Author Topic: Passive Speaker Connectors  (Read 3246 times)

CyberHippy

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Passive Speaker Connectors
« on: March 19, 2013, 10:34:55 PM »
Heh, I recently rescued a couple of 10" Apogee monitors from a friends garage, threw some drivers in them from one of my bass cabs, and realized I'd have to create a couple of speaker cables just for those monitors because the connectors are…





wait for it…




Female XLR's.

Couple of minutes with my bag of replacement Neutrik's and the soldiering iron & they were up & running.

Gawd they sound great, but XLR connectors for passive speakers? I can only guess that they wanted to sell their own cables with them...

RoadRanger

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Re: Passive Speaker Connectors
« Reply #1 on: March 19, 2013, 10:39:05 PM »
That was actually quite common on higher end gear in the days before SpeakOns :) . Most stuff was 1/4" or banana plugs / binding posts.
« Last Edit: March 19, 2013, 10:41:12 PM by RoadRanger »

CyberHippy

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Re: Passive Speaker Connectors
« Reply #2 on: March 21, 2013, 03:55:44 PM »
I hear that - some of the old passive Meyer speakers I work with at L'Audio North use funky oversized four-prong XLR-style connectors for bi-amping, never seen them anywhere else.

Google Image Search shows that four-pin XLR's come in a variety of pin layouts, his are like this:



but much bigger.

RoadRanger

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Re: Passive Speaker Connectors
« Reply #3 on: March 21, 2013, 04:07:41 PM »
I hear that - some of the old passive Meyer speakers I work with at L'Audio North use funky oversized four-prong XLR-style connectors for bi-amping, never seen them anywhere else.
Yes, around the time that SpeakOn came out there was a competing series of connectors from Cannon (I think ?), those are what you have there :) . I've also seen regular AC power twistlocks used. I've even seen regular two prong 110V extension cords used but many unfortunate accidents with those cooking speaker cabs x( .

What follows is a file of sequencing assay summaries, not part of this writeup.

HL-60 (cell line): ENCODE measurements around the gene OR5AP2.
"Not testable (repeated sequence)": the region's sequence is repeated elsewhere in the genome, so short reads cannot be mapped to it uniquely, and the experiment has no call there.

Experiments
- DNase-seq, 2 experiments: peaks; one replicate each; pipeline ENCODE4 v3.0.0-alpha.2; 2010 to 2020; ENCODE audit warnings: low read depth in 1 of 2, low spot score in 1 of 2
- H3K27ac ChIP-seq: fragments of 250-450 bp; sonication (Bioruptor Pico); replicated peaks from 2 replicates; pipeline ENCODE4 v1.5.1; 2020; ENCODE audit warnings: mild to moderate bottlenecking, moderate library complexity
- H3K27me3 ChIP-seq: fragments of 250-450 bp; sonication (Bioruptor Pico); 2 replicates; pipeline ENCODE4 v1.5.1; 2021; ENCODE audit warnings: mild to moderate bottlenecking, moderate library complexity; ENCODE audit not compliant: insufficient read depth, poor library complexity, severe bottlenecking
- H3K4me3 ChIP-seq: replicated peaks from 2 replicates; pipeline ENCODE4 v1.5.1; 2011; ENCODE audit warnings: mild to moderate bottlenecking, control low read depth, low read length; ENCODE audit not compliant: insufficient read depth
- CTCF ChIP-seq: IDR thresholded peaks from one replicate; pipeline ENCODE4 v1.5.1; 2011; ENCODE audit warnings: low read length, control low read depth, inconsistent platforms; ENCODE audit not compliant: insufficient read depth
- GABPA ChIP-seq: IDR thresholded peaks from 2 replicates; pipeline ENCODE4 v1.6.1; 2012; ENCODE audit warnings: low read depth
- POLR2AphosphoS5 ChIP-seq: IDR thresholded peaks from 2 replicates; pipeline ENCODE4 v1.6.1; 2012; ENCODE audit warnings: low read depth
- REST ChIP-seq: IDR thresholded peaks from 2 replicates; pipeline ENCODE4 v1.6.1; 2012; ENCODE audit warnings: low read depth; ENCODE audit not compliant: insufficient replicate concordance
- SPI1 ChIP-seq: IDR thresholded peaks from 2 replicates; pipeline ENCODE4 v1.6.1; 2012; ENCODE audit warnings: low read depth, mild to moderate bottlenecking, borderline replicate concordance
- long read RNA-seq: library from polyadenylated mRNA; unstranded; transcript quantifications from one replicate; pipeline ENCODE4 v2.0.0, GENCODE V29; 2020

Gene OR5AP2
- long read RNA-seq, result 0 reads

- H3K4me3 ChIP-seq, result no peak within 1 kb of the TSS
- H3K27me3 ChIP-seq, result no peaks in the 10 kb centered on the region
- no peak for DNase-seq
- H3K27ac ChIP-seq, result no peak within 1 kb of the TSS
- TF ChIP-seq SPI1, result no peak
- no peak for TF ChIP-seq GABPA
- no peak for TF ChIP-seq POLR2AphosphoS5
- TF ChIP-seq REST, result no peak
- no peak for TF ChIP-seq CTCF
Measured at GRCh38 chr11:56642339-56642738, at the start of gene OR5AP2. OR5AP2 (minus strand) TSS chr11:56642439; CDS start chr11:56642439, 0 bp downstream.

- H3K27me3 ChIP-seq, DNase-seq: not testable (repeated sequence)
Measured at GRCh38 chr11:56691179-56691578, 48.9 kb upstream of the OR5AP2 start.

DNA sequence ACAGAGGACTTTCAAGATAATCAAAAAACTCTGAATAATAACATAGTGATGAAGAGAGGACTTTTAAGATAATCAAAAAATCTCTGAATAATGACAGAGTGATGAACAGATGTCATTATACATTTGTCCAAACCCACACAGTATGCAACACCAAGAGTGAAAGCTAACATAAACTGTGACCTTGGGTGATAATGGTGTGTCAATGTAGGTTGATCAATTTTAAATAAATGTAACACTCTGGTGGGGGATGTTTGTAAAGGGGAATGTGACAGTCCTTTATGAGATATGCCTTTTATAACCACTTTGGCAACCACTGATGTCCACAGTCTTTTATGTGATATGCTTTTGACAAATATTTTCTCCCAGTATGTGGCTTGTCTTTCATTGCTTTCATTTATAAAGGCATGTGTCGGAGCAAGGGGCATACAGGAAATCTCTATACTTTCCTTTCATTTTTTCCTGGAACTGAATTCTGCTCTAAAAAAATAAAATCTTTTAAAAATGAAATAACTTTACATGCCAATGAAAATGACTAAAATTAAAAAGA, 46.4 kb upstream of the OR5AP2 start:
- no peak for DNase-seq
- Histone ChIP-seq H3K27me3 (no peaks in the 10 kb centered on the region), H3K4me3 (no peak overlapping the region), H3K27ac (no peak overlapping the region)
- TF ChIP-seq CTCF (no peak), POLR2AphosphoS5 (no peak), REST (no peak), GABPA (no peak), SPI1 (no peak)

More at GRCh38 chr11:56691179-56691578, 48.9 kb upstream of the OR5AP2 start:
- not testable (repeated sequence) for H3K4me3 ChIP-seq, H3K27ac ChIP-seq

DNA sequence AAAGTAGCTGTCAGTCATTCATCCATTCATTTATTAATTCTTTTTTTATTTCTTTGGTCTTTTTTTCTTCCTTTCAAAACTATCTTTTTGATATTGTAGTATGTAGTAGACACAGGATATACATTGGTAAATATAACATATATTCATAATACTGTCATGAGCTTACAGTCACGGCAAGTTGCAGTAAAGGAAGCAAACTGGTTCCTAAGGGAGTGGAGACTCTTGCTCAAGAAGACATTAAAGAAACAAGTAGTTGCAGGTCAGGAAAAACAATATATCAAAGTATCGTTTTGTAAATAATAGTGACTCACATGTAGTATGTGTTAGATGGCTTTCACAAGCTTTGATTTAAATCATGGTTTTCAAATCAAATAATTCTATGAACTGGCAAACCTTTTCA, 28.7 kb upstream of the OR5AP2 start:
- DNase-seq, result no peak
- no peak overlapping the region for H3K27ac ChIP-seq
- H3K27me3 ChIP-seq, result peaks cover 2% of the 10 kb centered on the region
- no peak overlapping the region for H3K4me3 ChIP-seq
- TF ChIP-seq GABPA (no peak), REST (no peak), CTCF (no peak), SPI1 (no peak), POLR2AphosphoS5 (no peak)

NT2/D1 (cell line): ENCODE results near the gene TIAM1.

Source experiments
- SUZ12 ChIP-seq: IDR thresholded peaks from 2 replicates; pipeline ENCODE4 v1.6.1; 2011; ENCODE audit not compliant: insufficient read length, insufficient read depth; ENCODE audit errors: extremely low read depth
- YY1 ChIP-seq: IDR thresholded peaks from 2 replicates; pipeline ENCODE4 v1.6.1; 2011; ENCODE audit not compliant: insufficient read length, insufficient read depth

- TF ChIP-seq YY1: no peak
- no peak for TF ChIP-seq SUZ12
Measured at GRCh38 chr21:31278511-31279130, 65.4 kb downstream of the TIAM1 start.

Greg C.

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Re: Passive Speaker Connectors
« Reply #4 on: April 06, 2013, 01:13:36 AM »
Back before there was any sort of standards for speaker connectors, people used whatever they could. Banana plugs, 1/4", XLRs, etc. For higher powered applications, some companies used multi-pole NEMA twist lock AC connectors which is now of violation of the National Electric Code since it would be possible to accidentally plug an AC source into your speakers or amp rack's speaker outputs ;) The Canon "EP" connectors were the first higher current connector which was like a giant XLR connector to be standardized for speaker use by EAW back in the late 80s. They go up to 8 pins for a 4-way box. That what my rig uses. I'll eventually swap them out for Speakons because the EPs don't hold up as well. Then the Speakons came out from Neutrik and those became industry standard. Still, some companies use a more proprietary Socopex multi-pin connector for combining multiple wires to create thicker wire gauges for longer cable runs and higher box counts for some of those big line arrays (like the new L'Acoustics K1 systems).